It is precisely because of the weak dollar that AA is seeing yield declines as large as they are in Latin America.

    Further, AA has $650M in currency tied up in Venezuela.

    Combined AA's revenue losses in Latin America and its currency losses amount to far more than DL's fuel hedge losses.

    and DL also has hedges on the Japanese Yen - which has been the currency decline that has had the biggest potential to hurt DL.

    Trainer IS profitable. DL's losses have been related to fuel hedging. DL says they will continue to hedge.

    You can't hedge revenue declines... which is too bad for AA.
     
  8. jcw

    jcw Veteran

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    It's funny this thread is about a cash flow negative refinery and some how talking about currency markets like no other airline has currency challenges
     
  9. WorldTraveler

    WorldTraveler Corn Field

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    Only because you and analassts only focus on one cost item to the exclusion of others and revenue too
    It's all about balance...an unknown concept to you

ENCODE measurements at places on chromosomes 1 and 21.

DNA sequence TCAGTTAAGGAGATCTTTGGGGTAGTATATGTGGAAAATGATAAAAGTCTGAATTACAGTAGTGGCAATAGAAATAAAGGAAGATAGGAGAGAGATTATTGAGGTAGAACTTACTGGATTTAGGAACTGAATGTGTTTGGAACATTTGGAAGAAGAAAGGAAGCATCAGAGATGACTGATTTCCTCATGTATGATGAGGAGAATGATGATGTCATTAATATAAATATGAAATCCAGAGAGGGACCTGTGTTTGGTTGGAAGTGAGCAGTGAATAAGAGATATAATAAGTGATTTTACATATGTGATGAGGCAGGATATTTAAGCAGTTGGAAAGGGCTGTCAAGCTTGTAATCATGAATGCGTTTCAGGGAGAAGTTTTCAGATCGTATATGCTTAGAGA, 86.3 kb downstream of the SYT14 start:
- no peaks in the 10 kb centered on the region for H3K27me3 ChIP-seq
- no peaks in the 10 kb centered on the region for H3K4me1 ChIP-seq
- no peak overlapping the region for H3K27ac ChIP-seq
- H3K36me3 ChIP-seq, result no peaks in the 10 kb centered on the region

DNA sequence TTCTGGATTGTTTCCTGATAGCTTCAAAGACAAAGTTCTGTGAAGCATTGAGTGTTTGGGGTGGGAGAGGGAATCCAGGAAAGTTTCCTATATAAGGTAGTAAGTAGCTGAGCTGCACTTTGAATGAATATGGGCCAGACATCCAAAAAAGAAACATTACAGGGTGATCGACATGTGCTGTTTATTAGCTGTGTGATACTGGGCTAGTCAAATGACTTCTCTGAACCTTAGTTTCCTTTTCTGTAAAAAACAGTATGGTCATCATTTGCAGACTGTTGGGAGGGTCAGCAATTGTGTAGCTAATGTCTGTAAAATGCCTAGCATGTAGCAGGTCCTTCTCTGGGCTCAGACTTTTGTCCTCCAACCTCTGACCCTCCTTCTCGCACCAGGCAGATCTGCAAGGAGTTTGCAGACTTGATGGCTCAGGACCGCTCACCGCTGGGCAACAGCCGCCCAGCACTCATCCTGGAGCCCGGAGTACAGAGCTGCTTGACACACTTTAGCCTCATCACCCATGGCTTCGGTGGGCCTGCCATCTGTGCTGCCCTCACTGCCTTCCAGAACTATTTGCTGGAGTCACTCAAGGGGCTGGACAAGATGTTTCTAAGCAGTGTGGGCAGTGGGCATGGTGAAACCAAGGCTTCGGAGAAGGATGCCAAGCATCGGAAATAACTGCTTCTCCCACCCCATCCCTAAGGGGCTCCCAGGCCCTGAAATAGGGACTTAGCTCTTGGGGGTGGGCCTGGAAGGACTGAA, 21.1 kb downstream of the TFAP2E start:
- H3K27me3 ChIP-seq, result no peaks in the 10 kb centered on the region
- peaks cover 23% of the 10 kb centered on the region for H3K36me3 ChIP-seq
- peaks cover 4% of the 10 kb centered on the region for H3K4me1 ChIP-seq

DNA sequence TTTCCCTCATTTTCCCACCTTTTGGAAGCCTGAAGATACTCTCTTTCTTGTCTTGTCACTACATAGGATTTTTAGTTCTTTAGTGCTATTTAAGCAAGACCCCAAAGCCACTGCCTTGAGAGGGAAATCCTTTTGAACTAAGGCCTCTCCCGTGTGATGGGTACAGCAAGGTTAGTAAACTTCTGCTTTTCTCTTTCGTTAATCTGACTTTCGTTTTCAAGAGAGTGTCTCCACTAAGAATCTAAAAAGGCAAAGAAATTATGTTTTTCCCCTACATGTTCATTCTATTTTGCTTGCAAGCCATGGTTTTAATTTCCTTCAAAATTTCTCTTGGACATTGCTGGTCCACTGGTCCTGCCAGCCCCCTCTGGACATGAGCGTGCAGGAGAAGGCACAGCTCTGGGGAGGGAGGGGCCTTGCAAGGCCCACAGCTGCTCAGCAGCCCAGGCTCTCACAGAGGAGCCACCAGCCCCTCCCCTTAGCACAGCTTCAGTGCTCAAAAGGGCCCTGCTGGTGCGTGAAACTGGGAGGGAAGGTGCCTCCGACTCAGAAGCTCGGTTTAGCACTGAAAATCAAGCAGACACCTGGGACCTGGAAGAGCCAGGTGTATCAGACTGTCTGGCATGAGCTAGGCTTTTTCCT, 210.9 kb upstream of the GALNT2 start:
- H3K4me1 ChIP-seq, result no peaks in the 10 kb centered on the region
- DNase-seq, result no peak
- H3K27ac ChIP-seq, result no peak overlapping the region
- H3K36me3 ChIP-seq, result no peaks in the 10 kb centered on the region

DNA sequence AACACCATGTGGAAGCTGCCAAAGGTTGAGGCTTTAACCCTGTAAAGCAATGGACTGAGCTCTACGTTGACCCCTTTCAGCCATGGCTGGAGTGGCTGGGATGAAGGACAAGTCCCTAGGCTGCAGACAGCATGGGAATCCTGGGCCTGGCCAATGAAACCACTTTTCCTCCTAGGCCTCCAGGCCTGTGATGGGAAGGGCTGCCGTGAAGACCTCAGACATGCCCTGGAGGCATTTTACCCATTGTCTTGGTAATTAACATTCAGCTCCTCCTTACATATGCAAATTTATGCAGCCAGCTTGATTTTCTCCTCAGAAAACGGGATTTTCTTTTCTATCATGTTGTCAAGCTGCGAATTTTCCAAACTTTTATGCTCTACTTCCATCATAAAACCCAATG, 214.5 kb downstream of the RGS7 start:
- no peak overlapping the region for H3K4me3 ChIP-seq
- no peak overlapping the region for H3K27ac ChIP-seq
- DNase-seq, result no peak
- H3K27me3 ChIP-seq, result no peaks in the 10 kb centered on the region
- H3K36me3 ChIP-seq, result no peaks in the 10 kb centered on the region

10. jcw

    jcw Veteran

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    Wait so when you fixate on one currency AA has an issue with how is that different - your double standards never cease to amaze
     
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  11. topDawg

    topDawg Veteran

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    FIFY 
     
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  12. WorldTraveler

    WorldTraveler Corn Field

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    I have repeatedly cited AA's currency issues and revenue shortfalls alongside its revenue gains from eliminating US' pricing policies
    Others can't do the same regarding the refinery and DL's revenue performance

    That is precisely why I get highlighting the issue

    Let us know the expected profit margin for AA and DL but i believe they are pretty close which says AA's lack of fuel hedge losses is being offset by revenue weakness because the impaired currency hasn't even been dealt with
     
  13. jcw

    jcw Veteran

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    Since you repeatedly pound AA on currency then others can pound on DL - it's called equal treatment
     
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  14. FrugalFlyerv2.0

    FrugalFlyerv2.0 Veteran

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    My prediction is AA > DL  (partly based on no refinery losses for one of the carriers)
     
    [​IMG]
     
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  15. WorldTraveler

    WorldTraveler Corn Field

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    You can't understand that 5% difference in revenue is far more than DL's hedge losses

    Far more

    And AA's currency losses are half of DL's hedge losses

    In total with AA's increase in costs, the difference is likely not what you think